#1000wordsofsummer 2022, Day Fourteen

Photo credit: Gerd Altmann on Pixabay

And that’s a wrap, folks.

Somewhat unbelievably, I did it. In spite of major personal challenges that offered me every reason in the world to quit—or simply not to start in the first place—I finished this year’s #1000wordsofsummer challenge.

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#1000wordsofsummer 2022, Day Thirteen

Photo credit: Joshua Lanzarini on Unsplash

What a difference a day makes. Yesterday, the temperature was in the mid-eighties, and I had the air conditioner on as I wrote inside. Today, it’s 64F plus a periodic strong breeze. I’m back to writing on the porch, but this time I’m wearing a sweatshirt and my tea has long since gone cold.

Ah, well. The writing is coming, and that’s what counts.

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#1000wordsofsummer 2022, Day Twelve

Photo credit: Matthew Bornhorst on Unsplash

Late posting today, because late writing.

I instituted summer hours today. My plan for the summer is to shut down the office at 2:30 on Fridays. It’s nearly impossible to find people on Friday afternoon in the summer anyway, and inevitably I end up leaving messages for clients and their staff that nobody’s going to listen to until Monday, so why not join the crowd?

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#1000wordsofsummer 2022, Day Eleven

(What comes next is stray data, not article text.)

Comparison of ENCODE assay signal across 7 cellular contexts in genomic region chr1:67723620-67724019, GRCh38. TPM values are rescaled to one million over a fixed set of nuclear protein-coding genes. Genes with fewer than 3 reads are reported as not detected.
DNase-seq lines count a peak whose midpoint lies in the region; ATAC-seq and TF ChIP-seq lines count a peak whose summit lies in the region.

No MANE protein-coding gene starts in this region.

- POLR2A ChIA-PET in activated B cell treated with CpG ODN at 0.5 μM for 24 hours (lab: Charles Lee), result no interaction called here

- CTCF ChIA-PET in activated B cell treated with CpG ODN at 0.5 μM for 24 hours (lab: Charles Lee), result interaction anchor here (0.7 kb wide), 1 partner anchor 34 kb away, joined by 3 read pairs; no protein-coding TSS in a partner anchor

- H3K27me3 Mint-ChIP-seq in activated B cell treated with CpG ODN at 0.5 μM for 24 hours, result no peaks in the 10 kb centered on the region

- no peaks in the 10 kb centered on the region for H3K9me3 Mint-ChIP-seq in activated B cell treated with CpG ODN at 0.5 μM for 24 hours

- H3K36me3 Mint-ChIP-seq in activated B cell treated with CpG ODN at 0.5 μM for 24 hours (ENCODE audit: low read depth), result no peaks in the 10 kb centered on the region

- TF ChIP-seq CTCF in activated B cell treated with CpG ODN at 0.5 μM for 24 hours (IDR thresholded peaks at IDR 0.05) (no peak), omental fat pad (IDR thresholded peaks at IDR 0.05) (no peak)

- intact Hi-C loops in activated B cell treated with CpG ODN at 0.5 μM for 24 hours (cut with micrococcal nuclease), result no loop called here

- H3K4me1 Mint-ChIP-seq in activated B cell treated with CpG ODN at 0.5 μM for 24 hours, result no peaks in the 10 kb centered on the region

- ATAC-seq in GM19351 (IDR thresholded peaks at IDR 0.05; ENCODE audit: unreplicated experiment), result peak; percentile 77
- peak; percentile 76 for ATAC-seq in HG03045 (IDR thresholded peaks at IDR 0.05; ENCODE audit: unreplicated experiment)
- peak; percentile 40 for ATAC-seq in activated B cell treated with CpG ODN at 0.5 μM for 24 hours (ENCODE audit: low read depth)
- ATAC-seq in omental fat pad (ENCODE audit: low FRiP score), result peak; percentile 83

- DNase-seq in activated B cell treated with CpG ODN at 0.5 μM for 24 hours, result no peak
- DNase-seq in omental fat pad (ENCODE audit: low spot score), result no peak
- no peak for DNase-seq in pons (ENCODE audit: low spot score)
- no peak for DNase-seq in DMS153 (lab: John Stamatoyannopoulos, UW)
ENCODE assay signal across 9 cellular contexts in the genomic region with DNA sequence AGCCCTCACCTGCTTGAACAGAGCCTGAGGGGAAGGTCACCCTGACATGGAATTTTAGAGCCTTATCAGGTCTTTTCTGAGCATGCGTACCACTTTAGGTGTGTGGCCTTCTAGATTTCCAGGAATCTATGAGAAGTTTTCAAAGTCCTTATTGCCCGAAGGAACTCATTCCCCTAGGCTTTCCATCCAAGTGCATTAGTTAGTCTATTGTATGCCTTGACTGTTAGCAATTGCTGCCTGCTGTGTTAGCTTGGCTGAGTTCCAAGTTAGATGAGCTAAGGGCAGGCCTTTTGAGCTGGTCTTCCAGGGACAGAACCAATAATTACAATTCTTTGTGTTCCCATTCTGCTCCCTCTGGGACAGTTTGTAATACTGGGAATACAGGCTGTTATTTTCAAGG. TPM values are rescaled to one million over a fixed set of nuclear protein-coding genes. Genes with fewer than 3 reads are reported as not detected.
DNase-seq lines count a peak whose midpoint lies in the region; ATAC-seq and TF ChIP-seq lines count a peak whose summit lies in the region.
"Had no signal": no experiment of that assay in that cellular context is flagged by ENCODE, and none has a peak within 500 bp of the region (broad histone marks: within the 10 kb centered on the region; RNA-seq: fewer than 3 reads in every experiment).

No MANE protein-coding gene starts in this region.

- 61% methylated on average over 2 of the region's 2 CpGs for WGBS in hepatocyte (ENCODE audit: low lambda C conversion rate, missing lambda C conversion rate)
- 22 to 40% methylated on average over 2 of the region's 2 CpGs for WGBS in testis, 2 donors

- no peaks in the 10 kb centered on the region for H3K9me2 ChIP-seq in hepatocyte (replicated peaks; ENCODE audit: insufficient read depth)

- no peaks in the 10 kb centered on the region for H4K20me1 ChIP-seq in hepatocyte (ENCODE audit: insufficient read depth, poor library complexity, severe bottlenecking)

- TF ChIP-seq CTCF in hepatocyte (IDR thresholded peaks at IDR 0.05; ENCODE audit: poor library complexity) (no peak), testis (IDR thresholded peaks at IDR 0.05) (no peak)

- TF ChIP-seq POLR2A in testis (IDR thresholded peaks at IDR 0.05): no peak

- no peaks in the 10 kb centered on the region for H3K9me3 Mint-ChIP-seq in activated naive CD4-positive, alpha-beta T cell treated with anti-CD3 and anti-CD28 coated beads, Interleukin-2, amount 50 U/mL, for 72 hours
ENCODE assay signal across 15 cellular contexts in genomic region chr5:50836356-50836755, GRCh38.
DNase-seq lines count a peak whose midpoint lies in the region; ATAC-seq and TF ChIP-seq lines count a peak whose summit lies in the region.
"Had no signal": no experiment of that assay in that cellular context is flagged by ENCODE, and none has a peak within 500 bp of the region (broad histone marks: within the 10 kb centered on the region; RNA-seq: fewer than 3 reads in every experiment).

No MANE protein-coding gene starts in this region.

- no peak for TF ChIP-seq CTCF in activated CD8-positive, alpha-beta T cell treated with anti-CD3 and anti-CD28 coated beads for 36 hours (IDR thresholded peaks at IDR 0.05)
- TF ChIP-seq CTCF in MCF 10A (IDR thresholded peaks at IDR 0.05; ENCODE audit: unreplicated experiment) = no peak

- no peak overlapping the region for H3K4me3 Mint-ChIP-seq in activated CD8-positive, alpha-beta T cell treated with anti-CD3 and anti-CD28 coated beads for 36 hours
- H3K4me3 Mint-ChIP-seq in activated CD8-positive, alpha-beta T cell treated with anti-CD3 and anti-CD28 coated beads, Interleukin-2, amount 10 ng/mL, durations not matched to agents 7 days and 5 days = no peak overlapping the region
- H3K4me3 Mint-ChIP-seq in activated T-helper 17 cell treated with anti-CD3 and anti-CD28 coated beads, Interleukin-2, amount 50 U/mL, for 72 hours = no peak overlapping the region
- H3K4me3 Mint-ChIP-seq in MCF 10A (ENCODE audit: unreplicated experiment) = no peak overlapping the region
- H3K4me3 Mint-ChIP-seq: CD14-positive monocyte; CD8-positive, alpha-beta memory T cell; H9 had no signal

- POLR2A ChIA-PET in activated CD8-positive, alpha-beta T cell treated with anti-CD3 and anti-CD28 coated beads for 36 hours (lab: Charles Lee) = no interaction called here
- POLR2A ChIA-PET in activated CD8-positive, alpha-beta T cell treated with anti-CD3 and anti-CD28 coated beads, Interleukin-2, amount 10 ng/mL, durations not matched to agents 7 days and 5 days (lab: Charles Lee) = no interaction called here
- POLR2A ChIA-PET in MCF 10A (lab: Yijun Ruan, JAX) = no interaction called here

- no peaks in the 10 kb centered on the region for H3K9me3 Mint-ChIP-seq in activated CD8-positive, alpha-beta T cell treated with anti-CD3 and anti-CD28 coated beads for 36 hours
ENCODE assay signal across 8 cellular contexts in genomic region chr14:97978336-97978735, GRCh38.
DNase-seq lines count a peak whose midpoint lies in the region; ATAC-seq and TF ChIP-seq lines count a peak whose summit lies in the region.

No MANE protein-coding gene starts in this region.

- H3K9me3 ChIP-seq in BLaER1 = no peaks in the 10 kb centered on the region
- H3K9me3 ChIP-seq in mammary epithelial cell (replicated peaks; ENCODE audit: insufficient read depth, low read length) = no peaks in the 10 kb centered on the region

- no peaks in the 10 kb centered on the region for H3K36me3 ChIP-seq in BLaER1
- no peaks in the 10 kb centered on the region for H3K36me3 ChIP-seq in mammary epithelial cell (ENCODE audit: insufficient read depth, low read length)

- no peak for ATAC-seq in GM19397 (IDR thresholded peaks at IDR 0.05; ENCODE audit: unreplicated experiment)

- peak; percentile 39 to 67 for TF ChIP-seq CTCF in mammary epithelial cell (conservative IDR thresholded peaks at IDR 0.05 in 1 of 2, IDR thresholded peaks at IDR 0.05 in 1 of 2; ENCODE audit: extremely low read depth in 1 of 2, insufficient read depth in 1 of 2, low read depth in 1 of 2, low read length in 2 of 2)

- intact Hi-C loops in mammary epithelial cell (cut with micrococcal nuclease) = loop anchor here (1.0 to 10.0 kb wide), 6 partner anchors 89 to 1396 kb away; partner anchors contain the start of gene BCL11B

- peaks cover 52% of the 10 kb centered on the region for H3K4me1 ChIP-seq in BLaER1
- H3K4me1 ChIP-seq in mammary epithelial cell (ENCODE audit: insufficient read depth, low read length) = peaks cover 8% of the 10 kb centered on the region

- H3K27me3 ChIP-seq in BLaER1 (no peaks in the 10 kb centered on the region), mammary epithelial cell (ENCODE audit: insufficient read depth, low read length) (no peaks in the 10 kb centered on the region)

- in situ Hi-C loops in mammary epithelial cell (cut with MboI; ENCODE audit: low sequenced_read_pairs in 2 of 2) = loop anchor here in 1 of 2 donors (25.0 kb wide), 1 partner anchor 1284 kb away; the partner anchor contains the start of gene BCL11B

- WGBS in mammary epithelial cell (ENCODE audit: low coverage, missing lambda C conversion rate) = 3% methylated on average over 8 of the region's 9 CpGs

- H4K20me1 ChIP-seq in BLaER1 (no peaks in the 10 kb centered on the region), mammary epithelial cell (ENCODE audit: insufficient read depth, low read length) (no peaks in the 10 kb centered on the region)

Photo credit: Jack Hodges on Unsplash

So far today, I’ve talked with a lawyer whose opposing counsel thinks jurisdiction doesn’t matter (spoiler: it does) and learned that I might need to quarantine after the friend with whom I had dinner last night tested positive on her home test for covid this morning. On the upside, she tested negative on the rapid test at the walk-in. Since she had a false positive a few weeks ago, and false positives are extremely rare, it’s been suggested that she might have gotten a corrupted batch of tests. So she got a PCR test as a tie-breaker. We’re awaiting the results with crossed fingers.

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#1000wordsofsummer 2022, Day Ten

Photo credit: Bekir Dönmez on Unsplash

If it hadn’t been for this challenge, I probably wouldn’t have written today.

I have a lot of work to do. I lost most of yesterday afternoon at the doctor’s, including going back again when the x-ray technician called to tell me she hadn’t realized she was supposed to take additional images.

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#1000wordsofsummer 2022, Day Nine

Photo credit: me

One of the best things about doing this challenge in June is that nearly every day, I’ve been able to work out on the porch. Moderate temperature, light breeze whispering through the trees, birdsong, and—since the porch is screened-in—the company of my cats dozing in the sunshine.

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#1000wordsofsummer 2022, Day Eight

I’m now two days behind the pack. When I returned home yesterday after church, Mom, and errands, I settled in on the porch with wine, crackers, and the world’s best seafood and shrimp dip from a local market. I don’t recall what I was reading, but it had to have been something because after all, this is me. A client called about his newest project, and we chatted. All seemed fine and peaceful.